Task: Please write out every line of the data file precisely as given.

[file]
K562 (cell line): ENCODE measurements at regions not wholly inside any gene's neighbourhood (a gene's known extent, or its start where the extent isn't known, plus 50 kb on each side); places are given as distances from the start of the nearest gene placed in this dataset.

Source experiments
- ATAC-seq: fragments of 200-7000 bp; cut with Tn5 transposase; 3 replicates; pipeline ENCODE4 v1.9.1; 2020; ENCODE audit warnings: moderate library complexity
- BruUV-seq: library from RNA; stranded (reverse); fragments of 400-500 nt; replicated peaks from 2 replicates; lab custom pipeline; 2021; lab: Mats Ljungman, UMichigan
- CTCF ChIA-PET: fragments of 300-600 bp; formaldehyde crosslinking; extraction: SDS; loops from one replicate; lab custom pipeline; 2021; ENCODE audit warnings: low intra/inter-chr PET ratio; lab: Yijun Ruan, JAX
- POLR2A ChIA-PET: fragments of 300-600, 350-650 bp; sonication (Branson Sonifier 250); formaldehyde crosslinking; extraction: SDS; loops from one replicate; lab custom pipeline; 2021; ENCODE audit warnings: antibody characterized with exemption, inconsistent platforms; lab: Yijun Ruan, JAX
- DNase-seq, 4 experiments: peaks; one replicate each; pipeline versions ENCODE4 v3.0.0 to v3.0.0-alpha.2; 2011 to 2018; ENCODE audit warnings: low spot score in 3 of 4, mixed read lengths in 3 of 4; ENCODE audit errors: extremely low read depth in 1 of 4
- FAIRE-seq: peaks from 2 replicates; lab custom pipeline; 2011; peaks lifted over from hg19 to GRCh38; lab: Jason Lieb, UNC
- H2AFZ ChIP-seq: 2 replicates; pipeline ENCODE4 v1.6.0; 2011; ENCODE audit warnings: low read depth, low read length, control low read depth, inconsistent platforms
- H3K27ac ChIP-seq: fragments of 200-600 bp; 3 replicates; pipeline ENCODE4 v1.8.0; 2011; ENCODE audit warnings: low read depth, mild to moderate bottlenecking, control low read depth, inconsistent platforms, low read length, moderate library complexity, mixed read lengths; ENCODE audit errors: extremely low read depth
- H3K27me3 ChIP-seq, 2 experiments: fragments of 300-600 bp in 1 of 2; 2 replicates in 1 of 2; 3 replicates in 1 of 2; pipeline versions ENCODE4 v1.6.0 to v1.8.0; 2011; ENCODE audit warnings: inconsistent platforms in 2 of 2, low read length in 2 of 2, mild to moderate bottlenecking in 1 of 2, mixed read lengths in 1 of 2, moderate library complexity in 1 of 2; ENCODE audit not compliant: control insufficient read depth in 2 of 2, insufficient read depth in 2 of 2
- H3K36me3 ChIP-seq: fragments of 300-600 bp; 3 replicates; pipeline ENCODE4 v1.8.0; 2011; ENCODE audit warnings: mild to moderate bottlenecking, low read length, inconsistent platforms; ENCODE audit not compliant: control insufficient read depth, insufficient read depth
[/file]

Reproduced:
K562 (cell line): ENCODE measurements at regions not wholly inside any gene's neighbourhood (a gene's known extent, or its start where the extent isn't known, plus 50 kb on each side); places are given as distances from the start of the nearest gene placed in this dataset.

Source experiments
- ATAC-seq: fragments of 200-7000 bp; cut with Tn5 transposase; 3 replicates; pipeline ENCODE4 v1.9.1; 2020; ENCODE audit warnings: moderate library complexity
- BruUV-seq: library from RNA; stranded (reverse); fragments of 400-500 nt; replicated peaks from 2 replicates; lab custom pipeline; 2021; lab: Mats Ljungman, UMichigan
- CTCF ChIA-PET: fragments of 300-600 bp; formaldehyde crosslinking; extraction: SDS; loops from one replicate; lab custom pipeline; 2021; ENCODE audit warnings: low intra/inter-chr PET ratio; lab: Yijun Ruan, JAX
- POLR2A ChIA-PET: fragments of 300-600, 350-650 bp; sonication (Branson Sonifier 250); formaldehyde crosslinking; extraction: SDS; loops from one replicate; lab custom pipeline; 2021; ENCODE audit warnings: antibody characterized with exemption, inconsistent platforms; lab: Yijun Ruan, JAX
- DNase-seq, 4 experiments: peaks; one replicate each; pipeline versions ENCODE4 v3.0.0 to v3.0.0-alpha.2; 2011 to 2018; ENCODE audit warnings: low spot score in 3 of 4, mixed read lengths in 3 of 4; ENCODE audit errors: extremely low read depth in 1 of 4
- FAIRE-seq: peaks from 2 replicates; lab custom pipeline; 2011; peaks lifted over from hg19 to GRCh38; lab: Jason Lieb, UNC
- H2AFZ ChIP-seq: 2 replicates; pipeline ENCODE4 v1.6.0; 2011; ENCODE audit warnings: low read depth, low read length, control low read depth, inconsistent platforms
- H3K27ac ChIP-seq: fragments of 200-600 bp; 3 replicates; pipeline ENCODE4 v1.8.0; 2011; ENCODE audit warnings: low read depth, mild to moderate bottlenecking, control low read depth, inconsistent platforms, low read length, moderate library complexity, mixed read lengths; ENCODE audit errors: extremely low read depth
- H3K27me3 ChIP-seq, 2 experiments: fragments of 300-600 bp in 1 of 2; 2 replicates in 1 of 2; 3 replicates in 1 of 2; pipeline versions ENCODE4 v1.6.0 to v1.8.0; 2011; ENCODE audit warnings: inconsistent platforms in 2 of 2, low read length in 2 of 2, mild to moderate bottlenecking in 1 of 2, mixed read lengths in 1 of 2, moderate library complexity in 1 of 2; ENCODE audit not compliant: control insufficient read depth in 2 of 2, insufficient read depth in 2 of 2
- H3K36me3 ChIP-seq: fragments of 300-600 bp; 3 replicates; pipeline ENCODE4 v1.8.0; 2011; ENCODE audit warnings: mild to moderate bottlenecking, low read length, inconsistent platforms; ENCODE audit not compliant: control insufficient read depth, insufficient read depth